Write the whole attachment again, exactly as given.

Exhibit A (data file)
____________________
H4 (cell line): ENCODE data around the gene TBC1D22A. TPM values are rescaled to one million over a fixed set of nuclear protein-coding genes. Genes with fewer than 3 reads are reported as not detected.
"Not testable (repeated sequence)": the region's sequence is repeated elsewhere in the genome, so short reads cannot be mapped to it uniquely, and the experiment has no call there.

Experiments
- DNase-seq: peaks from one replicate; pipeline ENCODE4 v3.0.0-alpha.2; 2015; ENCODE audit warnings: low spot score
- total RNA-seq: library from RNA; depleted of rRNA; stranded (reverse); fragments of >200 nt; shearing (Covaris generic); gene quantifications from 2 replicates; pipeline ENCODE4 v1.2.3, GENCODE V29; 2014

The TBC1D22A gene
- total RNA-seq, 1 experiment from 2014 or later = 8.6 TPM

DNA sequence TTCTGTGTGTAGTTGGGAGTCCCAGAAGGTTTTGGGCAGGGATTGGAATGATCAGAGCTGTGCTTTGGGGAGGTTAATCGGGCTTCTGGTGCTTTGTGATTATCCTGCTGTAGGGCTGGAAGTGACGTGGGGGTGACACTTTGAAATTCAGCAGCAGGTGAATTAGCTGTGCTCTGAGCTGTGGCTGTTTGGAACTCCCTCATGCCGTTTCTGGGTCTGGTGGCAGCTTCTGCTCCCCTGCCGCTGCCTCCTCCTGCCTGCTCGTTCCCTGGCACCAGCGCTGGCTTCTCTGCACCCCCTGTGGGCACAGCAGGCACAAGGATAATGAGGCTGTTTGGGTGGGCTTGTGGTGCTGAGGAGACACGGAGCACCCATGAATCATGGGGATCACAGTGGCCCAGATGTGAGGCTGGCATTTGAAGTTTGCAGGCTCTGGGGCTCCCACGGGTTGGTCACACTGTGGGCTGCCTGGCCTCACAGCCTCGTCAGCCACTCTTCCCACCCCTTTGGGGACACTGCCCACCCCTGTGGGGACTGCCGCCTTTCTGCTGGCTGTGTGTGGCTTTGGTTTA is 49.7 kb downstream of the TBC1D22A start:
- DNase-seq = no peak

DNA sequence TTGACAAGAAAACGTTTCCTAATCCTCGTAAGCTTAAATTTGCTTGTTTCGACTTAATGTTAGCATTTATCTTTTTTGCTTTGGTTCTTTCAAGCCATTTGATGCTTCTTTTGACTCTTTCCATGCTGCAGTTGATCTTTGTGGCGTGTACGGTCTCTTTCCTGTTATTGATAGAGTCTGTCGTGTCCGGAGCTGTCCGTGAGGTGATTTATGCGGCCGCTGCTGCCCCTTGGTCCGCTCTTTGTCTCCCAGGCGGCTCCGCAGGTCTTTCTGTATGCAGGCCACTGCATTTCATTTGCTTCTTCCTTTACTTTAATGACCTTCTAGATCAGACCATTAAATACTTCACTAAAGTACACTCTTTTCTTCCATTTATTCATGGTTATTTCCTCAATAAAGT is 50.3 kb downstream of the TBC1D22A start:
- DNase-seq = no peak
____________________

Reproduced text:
H4 (cell line): ENCODE data around the gene TBC1D22A. TPM values are rescaled to one million over a fixed set of nuclear protein-coding genes. Genes with fewer than 3 reads are reported as not detected.
"Not testable (repeated sequence)": the region's sequence is repeated elsewhere in the genome, so short reads cannot be mapped to it uniquely, and the experiment has no call there.

Experiments
- DNase-seq: peaks from one replicate; pipeline ENCODE4 v3.0.0-alpha.2; 2015; ENCODE audit warnings: low spot score
- total RNA-seq: library from RNA; depleted of rRNA; stranded (reverse); fragments of >200 nt; shearing (Covaris generic); gene quantifications from 2 replicates; pipeline ENCODE4 v1.2.3, GENCODE V29; 2014

The TBC1D22A gene
- total RNA-seq, 1 experiment from 2014 or later = 8.6 TPM

DNA sequence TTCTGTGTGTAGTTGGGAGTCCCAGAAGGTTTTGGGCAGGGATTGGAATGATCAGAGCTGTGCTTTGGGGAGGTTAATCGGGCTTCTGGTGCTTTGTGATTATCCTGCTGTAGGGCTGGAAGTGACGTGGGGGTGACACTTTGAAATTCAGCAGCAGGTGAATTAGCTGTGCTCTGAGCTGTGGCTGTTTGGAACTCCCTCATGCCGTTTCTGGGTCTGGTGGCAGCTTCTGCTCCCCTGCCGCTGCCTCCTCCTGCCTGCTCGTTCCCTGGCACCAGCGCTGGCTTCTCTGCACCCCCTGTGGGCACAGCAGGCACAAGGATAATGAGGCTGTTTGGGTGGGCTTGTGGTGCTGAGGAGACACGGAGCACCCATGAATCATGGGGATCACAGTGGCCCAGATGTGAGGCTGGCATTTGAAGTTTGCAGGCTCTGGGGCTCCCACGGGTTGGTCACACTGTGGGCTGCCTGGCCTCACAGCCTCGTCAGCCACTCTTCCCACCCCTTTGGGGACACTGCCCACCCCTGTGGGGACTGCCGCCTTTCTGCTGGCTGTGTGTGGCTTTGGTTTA is 49.7 kb downstream of the TBC1D22A start:
- DNase-seq = no peak

DNA sequence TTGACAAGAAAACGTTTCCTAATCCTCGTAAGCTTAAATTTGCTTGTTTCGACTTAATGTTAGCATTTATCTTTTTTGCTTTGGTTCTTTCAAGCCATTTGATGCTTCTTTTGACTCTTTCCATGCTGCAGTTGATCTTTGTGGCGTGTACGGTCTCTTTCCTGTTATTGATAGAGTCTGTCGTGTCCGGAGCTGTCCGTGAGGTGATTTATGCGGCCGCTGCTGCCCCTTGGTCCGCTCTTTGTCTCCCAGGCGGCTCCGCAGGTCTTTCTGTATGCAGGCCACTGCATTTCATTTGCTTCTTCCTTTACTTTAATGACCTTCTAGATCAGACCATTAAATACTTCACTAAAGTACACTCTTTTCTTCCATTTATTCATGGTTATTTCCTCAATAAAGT is 50.3 kb downstream of the TBC1D22A start:
- DNase-seq = no peak